Physics Power to do work that produces light, heat, or motion, or the fuel or electricity used for power
Energy conversion rates
1 Thermochemical calorie = 4.184 Joules
1 Watt hour = 3600 Joules
1 Electronvolt = 1.602176634 x10⁻¹⁹ Joules
1 British Thermal Unit = 1055.06 Joules
1 US Therm = 105,480,400 Joules
Foot-pound ≈ 1.355817948 Joules
Energy is a property that can be transferred and converted among objects, but cannot be created or destroyed. The SI unit is the Joule, which equates to the work required to move an object through 1 meter, against a force of 1 newton. In addition, the etymology of the joule is John Prescott Joule, an English Physicist who worked on thermodynamics. Furthermore, he worked with Lord Kelvin on what became the Kelvin temperature scale.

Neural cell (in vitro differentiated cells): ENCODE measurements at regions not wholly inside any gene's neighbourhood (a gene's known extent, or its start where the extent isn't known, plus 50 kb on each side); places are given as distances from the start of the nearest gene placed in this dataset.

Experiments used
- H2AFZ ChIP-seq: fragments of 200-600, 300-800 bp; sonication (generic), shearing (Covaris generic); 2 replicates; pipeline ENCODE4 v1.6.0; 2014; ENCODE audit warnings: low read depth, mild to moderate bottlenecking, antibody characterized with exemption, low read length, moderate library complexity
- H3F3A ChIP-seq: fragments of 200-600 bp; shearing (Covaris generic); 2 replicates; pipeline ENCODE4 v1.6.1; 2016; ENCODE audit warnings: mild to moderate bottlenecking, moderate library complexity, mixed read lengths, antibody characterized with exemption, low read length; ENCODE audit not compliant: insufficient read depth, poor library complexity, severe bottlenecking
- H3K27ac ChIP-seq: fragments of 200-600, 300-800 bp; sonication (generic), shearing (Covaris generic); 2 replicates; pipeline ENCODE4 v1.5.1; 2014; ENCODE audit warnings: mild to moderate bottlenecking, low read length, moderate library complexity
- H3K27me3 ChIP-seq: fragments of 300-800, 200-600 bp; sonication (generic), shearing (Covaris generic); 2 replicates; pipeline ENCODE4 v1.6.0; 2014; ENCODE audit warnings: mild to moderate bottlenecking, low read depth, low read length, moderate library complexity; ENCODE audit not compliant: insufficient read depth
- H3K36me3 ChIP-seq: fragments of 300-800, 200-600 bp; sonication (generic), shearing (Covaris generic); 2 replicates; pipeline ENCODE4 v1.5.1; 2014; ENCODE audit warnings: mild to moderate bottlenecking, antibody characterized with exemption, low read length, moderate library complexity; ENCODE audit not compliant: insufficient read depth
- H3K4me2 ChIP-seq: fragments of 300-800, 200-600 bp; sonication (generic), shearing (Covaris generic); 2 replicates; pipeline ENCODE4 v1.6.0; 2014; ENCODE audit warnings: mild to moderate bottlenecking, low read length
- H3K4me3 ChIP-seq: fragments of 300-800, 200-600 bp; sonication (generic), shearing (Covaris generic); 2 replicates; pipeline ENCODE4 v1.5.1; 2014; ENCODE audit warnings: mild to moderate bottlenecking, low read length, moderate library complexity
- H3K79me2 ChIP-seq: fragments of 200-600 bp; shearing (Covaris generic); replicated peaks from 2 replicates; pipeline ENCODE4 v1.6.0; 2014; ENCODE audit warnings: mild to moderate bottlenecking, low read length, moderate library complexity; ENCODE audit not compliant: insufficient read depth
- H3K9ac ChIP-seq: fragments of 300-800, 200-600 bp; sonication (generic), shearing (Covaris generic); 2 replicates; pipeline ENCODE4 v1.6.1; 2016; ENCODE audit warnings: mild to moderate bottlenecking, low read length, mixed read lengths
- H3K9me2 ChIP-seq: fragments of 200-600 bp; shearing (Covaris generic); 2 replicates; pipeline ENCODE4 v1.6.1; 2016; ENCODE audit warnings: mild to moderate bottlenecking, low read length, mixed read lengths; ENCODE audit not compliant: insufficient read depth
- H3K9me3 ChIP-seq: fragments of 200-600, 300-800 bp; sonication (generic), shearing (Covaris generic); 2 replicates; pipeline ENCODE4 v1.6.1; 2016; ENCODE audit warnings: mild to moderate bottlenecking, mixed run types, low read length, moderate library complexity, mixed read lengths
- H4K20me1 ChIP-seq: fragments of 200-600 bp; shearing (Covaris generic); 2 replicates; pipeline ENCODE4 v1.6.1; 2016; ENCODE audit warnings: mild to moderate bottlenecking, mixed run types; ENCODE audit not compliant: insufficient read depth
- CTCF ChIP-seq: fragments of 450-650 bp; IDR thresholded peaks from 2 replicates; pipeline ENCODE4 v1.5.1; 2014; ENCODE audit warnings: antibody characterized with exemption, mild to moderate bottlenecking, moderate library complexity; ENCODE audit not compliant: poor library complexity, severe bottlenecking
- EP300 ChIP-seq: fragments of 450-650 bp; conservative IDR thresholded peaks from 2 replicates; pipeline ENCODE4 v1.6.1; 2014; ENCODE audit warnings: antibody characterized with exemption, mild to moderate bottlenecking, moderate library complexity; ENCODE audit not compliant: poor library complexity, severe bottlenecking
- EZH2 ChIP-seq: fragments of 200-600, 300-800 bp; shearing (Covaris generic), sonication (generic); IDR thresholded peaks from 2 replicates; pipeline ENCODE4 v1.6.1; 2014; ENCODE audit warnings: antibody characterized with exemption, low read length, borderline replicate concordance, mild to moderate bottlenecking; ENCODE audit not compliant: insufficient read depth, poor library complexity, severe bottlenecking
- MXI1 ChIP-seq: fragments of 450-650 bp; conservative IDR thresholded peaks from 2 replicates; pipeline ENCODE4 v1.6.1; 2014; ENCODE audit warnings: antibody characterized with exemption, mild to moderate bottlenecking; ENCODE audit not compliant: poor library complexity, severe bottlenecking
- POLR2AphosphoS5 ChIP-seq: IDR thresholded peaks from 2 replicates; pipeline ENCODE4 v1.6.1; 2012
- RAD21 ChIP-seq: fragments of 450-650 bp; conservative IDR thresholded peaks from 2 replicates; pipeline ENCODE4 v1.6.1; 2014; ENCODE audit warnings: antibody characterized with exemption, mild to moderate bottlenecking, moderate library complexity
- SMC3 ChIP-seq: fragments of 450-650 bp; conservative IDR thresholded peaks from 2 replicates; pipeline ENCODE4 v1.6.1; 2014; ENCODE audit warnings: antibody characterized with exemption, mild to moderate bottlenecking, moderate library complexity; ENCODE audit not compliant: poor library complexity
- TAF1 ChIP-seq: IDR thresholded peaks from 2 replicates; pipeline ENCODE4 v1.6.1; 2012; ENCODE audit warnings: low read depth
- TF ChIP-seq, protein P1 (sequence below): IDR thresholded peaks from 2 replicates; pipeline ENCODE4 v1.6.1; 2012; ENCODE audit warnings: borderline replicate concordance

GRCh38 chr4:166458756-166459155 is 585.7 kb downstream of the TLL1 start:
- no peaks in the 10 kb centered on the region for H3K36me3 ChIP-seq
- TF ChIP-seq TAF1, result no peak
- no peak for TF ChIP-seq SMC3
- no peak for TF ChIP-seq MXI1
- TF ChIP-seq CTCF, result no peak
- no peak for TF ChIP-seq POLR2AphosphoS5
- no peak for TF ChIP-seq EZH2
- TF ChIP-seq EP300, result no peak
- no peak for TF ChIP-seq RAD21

There are many other comparable ways to measure the joule besides J = Nm. It is also defined as J = (kg⋅m²)/s² , J = W⋅s , J = Pa⋅m³ , J = C⋅V . And so, this covers the mechanical, power, pressure and electrical applications of the joule respectively.
The thermochemical calorie was firstly stated to be a measure of the energy needed to heat one gram of water by one degree. However, that differs depending on the temperature and pressure of the water to begin with, so 1 calorie = 4.184 J is now the standard.
Similarly, the British Thermal Unit is equivalent to the energy taken to raise the temperature of one pound of water by 1 fahrenheit.
The electronvolt has a value that is equal to the charge of an electron.